Keywords:Crustal structure, Japan Sea, arc-back-arc basin
The Japan Sea is one of back-arc basins in the northwestern Pacific. It has been inferred from geophysical, geological, and petrological data that the back-arc opening of the Japan Sea was taken from the Early Oligocene to the Middle Miocene (e.g., Kano et al., 2007). After 3.5 Ma, in the eastern and southwestern margin of the sea, the crustal shortening occurred by a strong compression (e.g., Sato, 1994, Itoh et al., 1997). Therefore, in these regions, deformation zone such as fault-fold belts have developed because of the extension associated with the opening and shortening, and the destructive earthquakes occurred (e.g., Okamura et al., 2007). Recent results of seismic surveys in the eastern margin of this Sea revealed that the crustal structure formed by the back-arc opening had a connection with the distribution of this deformation zone (e.g., No et al., 2014). This show that it is necessary to clarify the back-arc opening process in order to the understand deformation process including active faults and folds. Even though the southern margin of the Japan Sea is interpreted as the region of the complex formation process (e.g., Jolivet and Tamaki, 1992), we have little information of the detailed opening and deformation processes in this margin because of a lack of the crustal structure. To obtain the structure and this information, we conducted the active-source seismic survey using ocean bottom seismographs (OBSs) and multi-channel streamer (MCS) in this margin from the Yamato back-arc basin to the coastal area of the southwestern Japan arc off Hyogo to Tottori in 2016. The seismic survey using 50 OBSs, a tuned air-gun array (7,800 cu. inch) and MCS system was conducted from the coastal area off Hyogo, Oki Trough, Oki Ridge, Yamato Basin to the Kita-Oki Bank. This survey line has about 225 km length. The MCS survey was also conducted in this margin off Tottori. The survey line of this MCS survey is same as the line by Sato et al. (2006). In record sections of several OBSs, not only the first arrived phases but also later phases reflected from interfaces in the crust and uppermost mantle are visible. Also, the MCS profile clearly images the sedimentary layer and the undulations of the basement.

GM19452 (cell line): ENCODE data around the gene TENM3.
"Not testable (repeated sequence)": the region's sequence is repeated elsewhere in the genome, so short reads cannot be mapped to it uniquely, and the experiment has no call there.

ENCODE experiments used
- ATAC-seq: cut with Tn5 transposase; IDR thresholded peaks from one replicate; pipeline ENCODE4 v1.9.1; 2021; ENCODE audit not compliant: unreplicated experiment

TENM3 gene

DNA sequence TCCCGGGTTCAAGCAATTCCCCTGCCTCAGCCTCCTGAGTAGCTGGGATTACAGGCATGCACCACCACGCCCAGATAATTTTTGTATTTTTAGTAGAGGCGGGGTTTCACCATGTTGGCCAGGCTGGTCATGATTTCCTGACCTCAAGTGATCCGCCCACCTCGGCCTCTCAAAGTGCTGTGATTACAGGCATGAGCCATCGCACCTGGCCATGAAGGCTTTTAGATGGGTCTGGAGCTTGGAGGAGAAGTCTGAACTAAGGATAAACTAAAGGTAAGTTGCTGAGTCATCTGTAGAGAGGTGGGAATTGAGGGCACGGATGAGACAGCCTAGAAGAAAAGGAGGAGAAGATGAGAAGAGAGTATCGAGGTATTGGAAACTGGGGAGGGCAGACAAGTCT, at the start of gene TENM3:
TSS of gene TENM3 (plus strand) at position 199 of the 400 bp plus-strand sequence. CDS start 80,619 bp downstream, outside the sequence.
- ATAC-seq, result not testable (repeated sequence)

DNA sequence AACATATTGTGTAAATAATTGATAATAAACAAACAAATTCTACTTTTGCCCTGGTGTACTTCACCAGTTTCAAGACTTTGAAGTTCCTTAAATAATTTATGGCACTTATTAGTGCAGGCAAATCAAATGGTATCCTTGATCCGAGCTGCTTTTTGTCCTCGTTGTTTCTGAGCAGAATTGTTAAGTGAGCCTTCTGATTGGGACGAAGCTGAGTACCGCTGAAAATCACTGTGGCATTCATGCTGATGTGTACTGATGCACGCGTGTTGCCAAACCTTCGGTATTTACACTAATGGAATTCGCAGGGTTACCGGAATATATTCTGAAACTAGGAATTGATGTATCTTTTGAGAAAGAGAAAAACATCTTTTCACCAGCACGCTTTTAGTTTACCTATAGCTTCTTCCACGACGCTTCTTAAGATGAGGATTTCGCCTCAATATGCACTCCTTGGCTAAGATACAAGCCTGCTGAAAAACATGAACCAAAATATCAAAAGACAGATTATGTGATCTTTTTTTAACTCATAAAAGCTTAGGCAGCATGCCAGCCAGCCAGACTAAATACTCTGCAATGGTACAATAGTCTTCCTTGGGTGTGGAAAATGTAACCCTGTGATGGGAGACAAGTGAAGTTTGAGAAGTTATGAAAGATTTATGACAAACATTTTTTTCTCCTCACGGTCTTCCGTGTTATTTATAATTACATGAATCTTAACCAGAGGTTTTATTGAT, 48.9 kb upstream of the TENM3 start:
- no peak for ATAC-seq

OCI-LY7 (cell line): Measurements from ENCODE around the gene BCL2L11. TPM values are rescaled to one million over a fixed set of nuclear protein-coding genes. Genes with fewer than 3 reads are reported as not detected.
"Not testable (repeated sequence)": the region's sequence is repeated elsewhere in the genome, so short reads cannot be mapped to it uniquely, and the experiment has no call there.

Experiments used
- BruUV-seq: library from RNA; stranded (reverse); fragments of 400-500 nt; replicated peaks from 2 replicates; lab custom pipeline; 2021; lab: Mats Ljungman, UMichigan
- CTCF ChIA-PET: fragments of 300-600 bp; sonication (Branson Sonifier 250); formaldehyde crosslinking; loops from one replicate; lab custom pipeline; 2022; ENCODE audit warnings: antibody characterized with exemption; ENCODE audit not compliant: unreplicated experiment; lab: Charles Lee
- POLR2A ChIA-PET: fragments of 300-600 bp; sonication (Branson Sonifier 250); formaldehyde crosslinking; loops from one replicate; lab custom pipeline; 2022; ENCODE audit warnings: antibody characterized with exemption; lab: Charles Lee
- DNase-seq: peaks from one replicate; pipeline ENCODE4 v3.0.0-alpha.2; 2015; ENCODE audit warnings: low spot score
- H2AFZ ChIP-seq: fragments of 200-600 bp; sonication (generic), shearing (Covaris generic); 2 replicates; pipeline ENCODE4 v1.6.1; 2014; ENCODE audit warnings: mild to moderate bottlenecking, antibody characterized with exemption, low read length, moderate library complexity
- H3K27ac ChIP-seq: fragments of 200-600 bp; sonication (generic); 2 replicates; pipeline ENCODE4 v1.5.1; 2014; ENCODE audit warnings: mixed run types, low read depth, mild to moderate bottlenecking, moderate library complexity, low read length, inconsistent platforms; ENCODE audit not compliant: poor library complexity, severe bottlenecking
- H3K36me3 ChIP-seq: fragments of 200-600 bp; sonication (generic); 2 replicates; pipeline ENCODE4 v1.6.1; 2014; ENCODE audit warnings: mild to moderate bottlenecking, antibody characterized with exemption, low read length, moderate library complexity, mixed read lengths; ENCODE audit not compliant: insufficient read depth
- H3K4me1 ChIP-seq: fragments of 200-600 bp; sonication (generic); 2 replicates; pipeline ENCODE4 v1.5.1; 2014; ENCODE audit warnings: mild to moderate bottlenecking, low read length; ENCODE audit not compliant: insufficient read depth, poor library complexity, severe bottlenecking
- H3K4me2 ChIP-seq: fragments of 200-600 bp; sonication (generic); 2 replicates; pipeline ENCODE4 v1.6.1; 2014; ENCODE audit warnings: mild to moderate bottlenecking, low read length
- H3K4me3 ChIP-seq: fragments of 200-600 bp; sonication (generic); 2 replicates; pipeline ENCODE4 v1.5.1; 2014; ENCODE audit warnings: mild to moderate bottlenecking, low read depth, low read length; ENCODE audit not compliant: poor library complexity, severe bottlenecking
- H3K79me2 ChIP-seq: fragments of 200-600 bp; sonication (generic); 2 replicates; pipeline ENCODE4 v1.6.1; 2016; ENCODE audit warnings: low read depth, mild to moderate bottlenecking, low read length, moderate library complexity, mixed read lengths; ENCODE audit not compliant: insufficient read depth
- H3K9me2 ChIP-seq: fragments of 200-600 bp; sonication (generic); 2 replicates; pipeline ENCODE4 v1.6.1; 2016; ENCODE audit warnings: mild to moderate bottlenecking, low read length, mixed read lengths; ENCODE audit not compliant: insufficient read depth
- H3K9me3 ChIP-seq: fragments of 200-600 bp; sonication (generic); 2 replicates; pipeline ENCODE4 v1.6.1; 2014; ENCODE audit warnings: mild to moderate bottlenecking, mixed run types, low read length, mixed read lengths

The Oki Ridge has about 23 km of the crustal thickness. The upper part of the crust with P-wave velocity of 5.4-6.2 km/s corresponding to the continental upper crust has about 10 km. This shows that the Oki Ridge may have the character of the continental crust. On the other hand, the crustal thickness and the distribution of P-wave velocity in the Yamato Basin differs from that in the Oki Ridge. The upper part to middle part of the crust from the Oki Trough to the coastal area has a large lateral variation.